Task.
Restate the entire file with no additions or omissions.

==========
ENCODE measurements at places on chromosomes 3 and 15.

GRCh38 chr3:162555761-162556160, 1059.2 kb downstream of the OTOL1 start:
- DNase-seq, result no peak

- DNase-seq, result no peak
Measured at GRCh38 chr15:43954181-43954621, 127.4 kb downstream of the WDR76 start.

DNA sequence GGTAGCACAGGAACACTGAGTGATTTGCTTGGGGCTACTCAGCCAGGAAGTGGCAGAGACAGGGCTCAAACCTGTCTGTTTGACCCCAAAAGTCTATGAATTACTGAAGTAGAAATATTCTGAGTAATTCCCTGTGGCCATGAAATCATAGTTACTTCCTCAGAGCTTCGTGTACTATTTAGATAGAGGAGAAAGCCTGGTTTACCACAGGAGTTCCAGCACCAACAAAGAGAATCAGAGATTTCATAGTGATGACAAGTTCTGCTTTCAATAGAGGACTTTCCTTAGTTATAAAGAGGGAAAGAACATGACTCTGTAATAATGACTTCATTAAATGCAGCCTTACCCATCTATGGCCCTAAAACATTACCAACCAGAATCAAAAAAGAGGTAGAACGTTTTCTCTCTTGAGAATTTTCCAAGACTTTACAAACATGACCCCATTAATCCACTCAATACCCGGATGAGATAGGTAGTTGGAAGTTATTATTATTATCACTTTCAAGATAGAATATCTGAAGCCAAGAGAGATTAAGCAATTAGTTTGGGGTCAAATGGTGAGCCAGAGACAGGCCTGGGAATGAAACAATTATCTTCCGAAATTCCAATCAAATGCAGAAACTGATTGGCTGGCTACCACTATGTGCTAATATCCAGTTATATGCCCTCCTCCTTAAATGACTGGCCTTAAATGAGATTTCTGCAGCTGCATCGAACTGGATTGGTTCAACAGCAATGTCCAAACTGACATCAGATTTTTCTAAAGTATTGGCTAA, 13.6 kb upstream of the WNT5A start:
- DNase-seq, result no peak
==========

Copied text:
ENCODE measurements at places on chromosomes 3 and 15.

GRCh38 chr3:162555761-162556160, 1059.2 kb downstream of the OTOL1 start:
- DNase-seq, result no peak

- DNase-seq, result no peak
Measured at GRCh38 chr15:43954181-43954621, 127.4 kb downstream of the WDR76 start.

DNA sequence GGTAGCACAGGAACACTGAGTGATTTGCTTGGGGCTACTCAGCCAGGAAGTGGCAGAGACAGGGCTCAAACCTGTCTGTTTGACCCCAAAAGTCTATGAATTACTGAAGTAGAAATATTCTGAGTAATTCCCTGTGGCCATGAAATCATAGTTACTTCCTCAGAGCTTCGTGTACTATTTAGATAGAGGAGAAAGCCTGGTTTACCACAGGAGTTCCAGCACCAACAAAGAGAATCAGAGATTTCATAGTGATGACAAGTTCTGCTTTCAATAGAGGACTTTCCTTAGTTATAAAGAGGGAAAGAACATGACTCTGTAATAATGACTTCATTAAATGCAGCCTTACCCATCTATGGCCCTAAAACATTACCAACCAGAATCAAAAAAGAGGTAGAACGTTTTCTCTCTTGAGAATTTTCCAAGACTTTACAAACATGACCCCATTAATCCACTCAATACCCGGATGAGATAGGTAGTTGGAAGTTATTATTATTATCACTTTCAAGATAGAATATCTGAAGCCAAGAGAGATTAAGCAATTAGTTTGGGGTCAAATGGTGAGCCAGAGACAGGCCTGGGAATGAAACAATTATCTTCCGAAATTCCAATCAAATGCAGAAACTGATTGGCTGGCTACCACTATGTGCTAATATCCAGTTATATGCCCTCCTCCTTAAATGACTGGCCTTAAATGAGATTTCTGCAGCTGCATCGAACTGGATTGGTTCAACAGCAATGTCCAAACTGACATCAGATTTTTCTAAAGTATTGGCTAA, 13.6 kb upstream of the WNT5A start:
- DNase-seq, result no peak